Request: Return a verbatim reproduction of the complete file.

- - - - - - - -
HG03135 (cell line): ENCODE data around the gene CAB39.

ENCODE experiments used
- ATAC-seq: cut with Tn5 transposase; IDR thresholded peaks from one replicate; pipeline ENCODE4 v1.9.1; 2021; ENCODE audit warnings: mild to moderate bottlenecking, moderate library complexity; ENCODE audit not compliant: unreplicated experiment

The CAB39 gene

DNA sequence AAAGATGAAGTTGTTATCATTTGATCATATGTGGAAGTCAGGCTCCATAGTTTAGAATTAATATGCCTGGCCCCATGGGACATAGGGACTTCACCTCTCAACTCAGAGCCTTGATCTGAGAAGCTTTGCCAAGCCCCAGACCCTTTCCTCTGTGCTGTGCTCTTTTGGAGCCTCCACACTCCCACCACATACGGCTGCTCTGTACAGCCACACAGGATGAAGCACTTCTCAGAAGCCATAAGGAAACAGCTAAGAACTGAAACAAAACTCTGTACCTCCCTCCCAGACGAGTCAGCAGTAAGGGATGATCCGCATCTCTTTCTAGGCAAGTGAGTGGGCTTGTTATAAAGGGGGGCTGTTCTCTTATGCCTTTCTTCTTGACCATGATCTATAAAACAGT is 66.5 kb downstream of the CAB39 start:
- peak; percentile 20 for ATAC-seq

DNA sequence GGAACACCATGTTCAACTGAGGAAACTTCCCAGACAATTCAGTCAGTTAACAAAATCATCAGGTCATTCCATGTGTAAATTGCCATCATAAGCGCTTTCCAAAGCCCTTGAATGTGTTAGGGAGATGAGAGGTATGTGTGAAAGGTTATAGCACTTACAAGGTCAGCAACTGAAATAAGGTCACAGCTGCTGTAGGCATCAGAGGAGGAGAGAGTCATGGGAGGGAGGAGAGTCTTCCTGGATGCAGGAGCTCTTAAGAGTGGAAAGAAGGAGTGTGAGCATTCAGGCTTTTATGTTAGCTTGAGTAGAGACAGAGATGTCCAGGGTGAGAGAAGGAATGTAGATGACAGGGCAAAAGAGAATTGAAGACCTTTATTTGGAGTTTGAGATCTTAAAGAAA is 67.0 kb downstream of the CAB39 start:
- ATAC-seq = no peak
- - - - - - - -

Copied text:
HG03135 (cell line): ENCODE data around the gene CAB39.

ENCODE experiments used
- ATAC-seq: cut with Tn5 transposase; IDR thresholded peaks from one replicate; pipeline ENCODE4 v1.9.1; 2021; ENCODE audit warnings: mild to moderate bottlenecking, moderate library complexity; ENCODE audit not compliant: unreplicated experiment

The CAB39 gene

DNA sequence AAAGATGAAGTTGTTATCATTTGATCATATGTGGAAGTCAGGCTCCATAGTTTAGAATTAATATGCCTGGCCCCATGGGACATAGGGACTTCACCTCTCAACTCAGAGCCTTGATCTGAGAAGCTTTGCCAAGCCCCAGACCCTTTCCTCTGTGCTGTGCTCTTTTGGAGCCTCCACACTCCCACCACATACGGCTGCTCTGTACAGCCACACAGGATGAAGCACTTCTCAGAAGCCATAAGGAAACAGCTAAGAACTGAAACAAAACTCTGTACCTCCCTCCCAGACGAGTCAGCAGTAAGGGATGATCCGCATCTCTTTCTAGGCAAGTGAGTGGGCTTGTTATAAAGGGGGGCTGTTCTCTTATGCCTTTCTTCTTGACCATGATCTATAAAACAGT is 66.5 kb downstream of the CAB39 start:
- peak; percentile 20 for ATAC-seq

DNA sequence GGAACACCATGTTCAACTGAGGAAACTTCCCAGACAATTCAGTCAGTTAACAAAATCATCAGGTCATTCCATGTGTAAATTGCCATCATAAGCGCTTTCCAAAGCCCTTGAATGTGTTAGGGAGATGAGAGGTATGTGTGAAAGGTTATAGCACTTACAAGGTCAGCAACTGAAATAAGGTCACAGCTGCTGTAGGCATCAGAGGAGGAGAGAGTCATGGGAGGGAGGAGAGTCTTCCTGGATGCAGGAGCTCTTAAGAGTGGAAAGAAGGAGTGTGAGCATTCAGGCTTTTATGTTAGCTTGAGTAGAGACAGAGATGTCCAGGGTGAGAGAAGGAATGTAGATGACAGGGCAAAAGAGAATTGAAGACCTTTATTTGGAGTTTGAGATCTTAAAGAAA is 67.0 kb downstream of the CAB39 start:
- ATAC-seq = no peak